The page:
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The World of Bruce Wayne
In casting Batman Begins, as with all other aspects of the production, director Christopher Nolan strived to create an epic feel that underscores the film's realism. "We looked back to the incredible cast of Richard Donner's 1978 film Superman,” Nolan says. "He had Marlon Brando, Gene Hackman, Ned Beatty and so many other great actors in supporting roles. We cast our film in a similar fashion, with an ensemble of wonderful actors who bring a depth and complexity to the characters that make Bruce Wayne's world all the more real.” The most important figure in Bruce Wayne's life is Alfred Pennyworth, butler to the Wayne family, who assumes guardianship of young Bruce following the deaths of his parents. Despite Bruce's rage and self-destructive behavior, Alfred remains loyal to him, helping Bruce facilitate his quest to acquire and develop the tools he needs to transform himself into a living weapon against injustice. 

"Alfred is a man given the responsibility to raise the most incredible child of a generation,” says Nolan. "He helps him do incredibly important and frightening things that no parent would want their child to do.” "We needed an actor who could bring humor and heart to the role, as well as a measure of gravitas,” producer Emma Thomas says. "There was only one man for the job.”

"Alfred is the one constant in Bruce's life, the one person who never gives up on him,” says renowned actor Michael Caine, who earned Academy Awards for his performances in The Cider House Rules and Hannah and Her Sisters, and another Oscar nomination in 2003 for his eponymous role in The Quiet American. "He's also Bruce Wayne's moral compass. Batman walks a very fine line between himself and the criminals he pursues, so he must maintain a higher moral code. Alfred isn't afraid to give his opinion, especially when he thinks Bruce may have taken things too far. You cannot make it personal; otherwise you're just a vigilante.”

"I find their relationship very funny, as well as touching,” Bale says. "They have such trust in each other; they have the ability of people who are close to argue and be painfully honest, knowing that they are still going be there for each other.”

"Christian is wonderful and he makes a great Batman,” says Caine, who was drawn to the project by Nolan and co-screenwriter David Goyer's screenplay and its emphasis on the humanity of the characters. "I liked their vision of showing Batman coming from a natural man. If he's bulletproof, where's the suspense? If you have a real man, you have jeopardy and you have suspense. That's what interested me.”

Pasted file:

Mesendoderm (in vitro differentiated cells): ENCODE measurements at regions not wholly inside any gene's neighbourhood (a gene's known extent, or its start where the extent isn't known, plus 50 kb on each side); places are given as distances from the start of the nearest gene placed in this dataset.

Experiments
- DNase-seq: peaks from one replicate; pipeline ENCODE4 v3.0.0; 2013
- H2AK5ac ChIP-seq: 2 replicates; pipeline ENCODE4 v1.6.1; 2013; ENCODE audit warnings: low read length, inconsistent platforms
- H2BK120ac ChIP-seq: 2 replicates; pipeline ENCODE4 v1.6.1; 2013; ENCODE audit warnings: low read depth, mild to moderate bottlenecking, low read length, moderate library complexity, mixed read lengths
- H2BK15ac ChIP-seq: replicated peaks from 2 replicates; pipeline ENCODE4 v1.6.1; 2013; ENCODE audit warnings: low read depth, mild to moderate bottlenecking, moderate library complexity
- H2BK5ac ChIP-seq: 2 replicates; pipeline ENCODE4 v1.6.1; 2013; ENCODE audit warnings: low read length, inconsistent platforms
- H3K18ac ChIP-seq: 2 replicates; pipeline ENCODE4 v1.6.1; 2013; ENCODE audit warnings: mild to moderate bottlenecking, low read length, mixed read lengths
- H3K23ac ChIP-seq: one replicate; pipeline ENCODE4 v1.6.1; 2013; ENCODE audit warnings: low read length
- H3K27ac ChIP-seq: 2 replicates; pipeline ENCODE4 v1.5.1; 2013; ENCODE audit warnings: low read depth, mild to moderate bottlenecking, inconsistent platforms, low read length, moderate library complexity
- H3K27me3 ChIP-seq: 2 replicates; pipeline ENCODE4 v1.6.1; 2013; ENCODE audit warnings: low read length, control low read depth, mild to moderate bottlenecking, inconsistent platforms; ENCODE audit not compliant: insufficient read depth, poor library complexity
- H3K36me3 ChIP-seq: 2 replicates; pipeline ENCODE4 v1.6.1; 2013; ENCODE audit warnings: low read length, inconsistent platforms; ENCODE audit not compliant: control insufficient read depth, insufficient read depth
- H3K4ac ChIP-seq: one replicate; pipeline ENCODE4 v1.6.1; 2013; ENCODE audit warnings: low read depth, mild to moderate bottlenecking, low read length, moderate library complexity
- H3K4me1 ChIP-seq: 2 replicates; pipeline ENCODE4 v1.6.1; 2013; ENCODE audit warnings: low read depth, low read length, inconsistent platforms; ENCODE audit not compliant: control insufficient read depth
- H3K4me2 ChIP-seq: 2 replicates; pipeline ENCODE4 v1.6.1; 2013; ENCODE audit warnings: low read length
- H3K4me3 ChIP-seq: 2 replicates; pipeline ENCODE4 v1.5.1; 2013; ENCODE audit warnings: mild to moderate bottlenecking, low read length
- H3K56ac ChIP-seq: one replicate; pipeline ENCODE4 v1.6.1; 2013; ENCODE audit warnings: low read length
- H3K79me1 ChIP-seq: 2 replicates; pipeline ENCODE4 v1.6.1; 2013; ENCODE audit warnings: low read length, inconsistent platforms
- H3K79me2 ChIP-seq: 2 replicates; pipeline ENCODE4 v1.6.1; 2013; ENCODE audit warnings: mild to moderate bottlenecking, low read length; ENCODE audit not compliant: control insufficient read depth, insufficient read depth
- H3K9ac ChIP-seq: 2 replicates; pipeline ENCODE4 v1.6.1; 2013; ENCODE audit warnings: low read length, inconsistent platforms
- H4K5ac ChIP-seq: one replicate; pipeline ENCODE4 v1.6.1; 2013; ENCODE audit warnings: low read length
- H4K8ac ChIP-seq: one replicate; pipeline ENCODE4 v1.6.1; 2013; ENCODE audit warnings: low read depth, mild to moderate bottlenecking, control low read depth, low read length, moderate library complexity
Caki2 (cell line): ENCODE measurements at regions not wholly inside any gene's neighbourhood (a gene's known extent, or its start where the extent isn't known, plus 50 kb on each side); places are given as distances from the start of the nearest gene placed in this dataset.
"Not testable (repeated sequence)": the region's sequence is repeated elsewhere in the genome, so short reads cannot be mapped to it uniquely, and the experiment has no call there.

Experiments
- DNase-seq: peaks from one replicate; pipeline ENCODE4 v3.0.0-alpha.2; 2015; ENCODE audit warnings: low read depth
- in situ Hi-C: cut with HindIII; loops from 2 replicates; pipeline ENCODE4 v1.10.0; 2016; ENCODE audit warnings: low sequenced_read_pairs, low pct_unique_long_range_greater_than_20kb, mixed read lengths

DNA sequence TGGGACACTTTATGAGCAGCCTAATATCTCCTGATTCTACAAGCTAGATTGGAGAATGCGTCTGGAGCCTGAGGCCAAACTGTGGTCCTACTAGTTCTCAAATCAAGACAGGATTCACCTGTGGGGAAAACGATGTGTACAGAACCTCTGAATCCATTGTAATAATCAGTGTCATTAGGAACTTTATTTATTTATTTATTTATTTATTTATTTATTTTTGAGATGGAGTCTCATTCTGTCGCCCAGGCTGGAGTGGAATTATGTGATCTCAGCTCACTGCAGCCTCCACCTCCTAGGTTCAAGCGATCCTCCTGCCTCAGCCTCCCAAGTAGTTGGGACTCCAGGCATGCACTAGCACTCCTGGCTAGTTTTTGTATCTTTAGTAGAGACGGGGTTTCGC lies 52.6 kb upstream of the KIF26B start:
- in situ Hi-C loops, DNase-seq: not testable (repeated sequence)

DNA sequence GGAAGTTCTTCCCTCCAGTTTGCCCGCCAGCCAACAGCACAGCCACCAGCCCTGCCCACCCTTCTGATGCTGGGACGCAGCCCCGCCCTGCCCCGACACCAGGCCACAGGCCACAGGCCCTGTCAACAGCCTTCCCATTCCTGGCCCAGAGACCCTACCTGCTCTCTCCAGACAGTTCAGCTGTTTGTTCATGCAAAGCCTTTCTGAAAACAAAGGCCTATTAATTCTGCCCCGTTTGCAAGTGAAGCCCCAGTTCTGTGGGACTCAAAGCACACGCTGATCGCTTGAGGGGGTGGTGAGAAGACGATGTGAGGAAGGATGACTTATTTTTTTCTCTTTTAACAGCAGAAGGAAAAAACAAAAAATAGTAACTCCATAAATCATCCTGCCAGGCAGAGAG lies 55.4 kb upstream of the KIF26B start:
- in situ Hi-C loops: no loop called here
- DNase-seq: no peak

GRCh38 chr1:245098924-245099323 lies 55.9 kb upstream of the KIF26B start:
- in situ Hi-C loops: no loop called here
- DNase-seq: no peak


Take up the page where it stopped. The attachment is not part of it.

When Bruce Wayne vanishes from Gotham, searching the world for the means to become a force powerful enough to rid Gotham City of crime, he immerses himself in the criminal underworld, a risky and brutal experiment that toughens him – but ultimately lands him in a Bhutanese jail. 

It is there, at the end of the world, that Bruce finds a path to his destiny. He is approached by a man called Ducard, an ally and envoy of Ra's al Ghul, the enigmatic leader of a powerful vigilante group called The League of Shadows. 

"Ra's al Ghul is a very mysterious, complicated character,” says Ken Watanabe, nominated for an Academy Award in 2004 for his performance in the acclaimed drama The Last Samurai. "He's very calm and quiet, but he's also extremely powerful. I think of him as a silent volcano.”

Like Ra's al Ghul, Ducard is committed to an ideal of natural justice, in which "justice is balance” – and The League of Shadows will go to any means to strike what it sees as a necessary balance. The harsh disciplinarian becomes Bruce's mentor, training him in an array of physical and mental disciplines, as well as the importance of theatricality and deception. 

"Ducard has committed himself to an ideal of how he would love to see the world and he sees B

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